‘Give Nuclear a Chance’

‘Give Nuclear a Chance’

July 28, 2015

Barack Obama’s former energy adviser, Steven Chu, recently referred to Australia’s stance on nuclear power as terribly strange. It’s not surprising.  If any country in the world should embrace nuclear power, it is Australia.  We have millions of tonnes of uranium, a government capable of responsibly regulating the industry over the long term, and a stable landmass in which we could safely store nuclear waste.

But instead we have banned both the processing of uranium into nuclear fuel and nuclear power plants.  It is akin to Saudi Arabia banning oil refineries and cars.

Nuclear has proven to be far safer than just about any other form of power generation.

Almost certainly, at least one person working on a solar installation in Australia fell to their death from a roof this year. This will go unrecorded as being related to solar energy, either in the media or in any records concerning mortality in power generation.  What’s more, the accident will be repeated dozens of times in many places around the world.

By comparison, it is likely that there were few if any deaths related to nuclear industries anywhere in the world. Deaths due to accidents in mining uranium, processing it into nuclear fuel, and turning it into power, are rare.

By way of confirmation, no-one at Fukushima was exposed to enough radiation to get so much as a runny nose.

Similarly, environmental problems associated with nuclear power are greatly exaggerated. It is true that Fukushima will be costly to clean up, but renewable energy like solar and wind farms routinely occupy huge swathes of land for relatively small returns. You need to have drunk a particularly strong ideological kool-aid to believe a technology that covers the landscape in metal is good for the environment.

The volume of nuclear waste produced by nuclear power is smaller than most people are led to believe, it can be safely stored, and it is likely to become re‑usable as technology develops.  In contrast, producing solar panels generates  significant amounts of waste, including heavy metals of the kind that are a major environmental and public health problem in China.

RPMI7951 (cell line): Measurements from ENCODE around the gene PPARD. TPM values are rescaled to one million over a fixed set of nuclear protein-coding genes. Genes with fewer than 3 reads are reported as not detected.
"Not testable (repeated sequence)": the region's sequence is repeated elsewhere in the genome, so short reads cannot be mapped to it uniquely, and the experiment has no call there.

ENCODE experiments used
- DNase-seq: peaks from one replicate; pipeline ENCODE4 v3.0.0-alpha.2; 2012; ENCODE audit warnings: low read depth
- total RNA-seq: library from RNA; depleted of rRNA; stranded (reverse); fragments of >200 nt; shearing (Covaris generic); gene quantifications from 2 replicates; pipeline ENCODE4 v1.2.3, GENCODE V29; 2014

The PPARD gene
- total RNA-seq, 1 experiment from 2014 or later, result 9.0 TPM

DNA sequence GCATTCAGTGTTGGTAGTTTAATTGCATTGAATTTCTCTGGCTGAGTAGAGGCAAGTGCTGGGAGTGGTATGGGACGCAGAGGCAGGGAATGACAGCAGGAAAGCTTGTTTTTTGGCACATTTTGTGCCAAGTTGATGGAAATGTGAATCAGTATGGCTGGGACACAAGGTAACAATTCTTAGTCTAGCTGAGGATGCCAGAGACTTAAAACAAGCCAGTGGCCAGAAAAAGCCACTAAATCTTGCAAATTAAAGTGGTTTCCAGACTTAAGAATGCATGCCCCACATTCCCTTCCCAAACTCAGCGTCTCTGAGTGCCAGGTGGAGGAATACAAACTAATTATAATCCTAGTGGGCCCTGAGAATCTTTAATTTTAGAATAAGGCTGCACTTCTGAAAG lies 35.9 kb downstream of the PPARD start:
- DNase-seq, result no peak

Nuclear power is also better for the global environment.  It is puzzling to encounter greenies professing to be alarmed about carbon dioxide emissions, yet are opposed to one of the few genuine solutions. It seems some people are less afraid of climate change than having to admit they’re wrong about nuclear power.

Many environmentalists have worked out that the scare campaigns about nuclear power’s safety and environmental impact lack credibility. That’s why, when politicians from the Greens speak about nuclear energy these days, they’re likely to spend most of their time talking about the economics of nuclear power.

However, taking advice from the Greens about economics is like getting tips from ISIS on human rights.

Studies suggest nuclear power may be more expensive than coal fired generation in this country, but nuclear continues to demonstrate its viability in other countries and, with the construction of dozens of new reactors across Asia, is likely to become more competitive.

If it is true that nuclear power is not and never will be economically viable, the Greens should have no problem repealing laws prohibiting nuclear power plants. This costs nothing.

I’m not arguing taxpayers’ money should be thrown at nuclear power. The best path to cheaper electricity and the return of Australia’s competitive advantage in energy production is to stop throwing taxpayers’ money at any power generation.

Even if Australia does not adopt nuclear power, we have enormous opportunities to add value to our mining by processing uranium. We also have enormous opportunities to store nuclear waste, which faces no ban.  As Bob Hawke once pointed out, the storage of nuclear waste has the potential to be a multi-billion dollar earner for Australia.

Some environmentalists – like George Monbiot and Mark Lynas – have looked at the facts and ended their opposition to nuclear power. But the ideological warriors struggle on. They claim nuclear power is on the way out, cherry picking examples from a few countries but ignoring the fact that more than 60 reactors are being constructed right now, including 20 in China.

Whether nuclear power becomes viable in this country, there are enormous opportunities in the nuclear fuel cycle that we are leaving to our developing neighbours.  Apart from anything else, this means Australia will increasingly find it hard to have any influence on policies for nuclear safeguards.

All we are saying, is give nuclear a chance.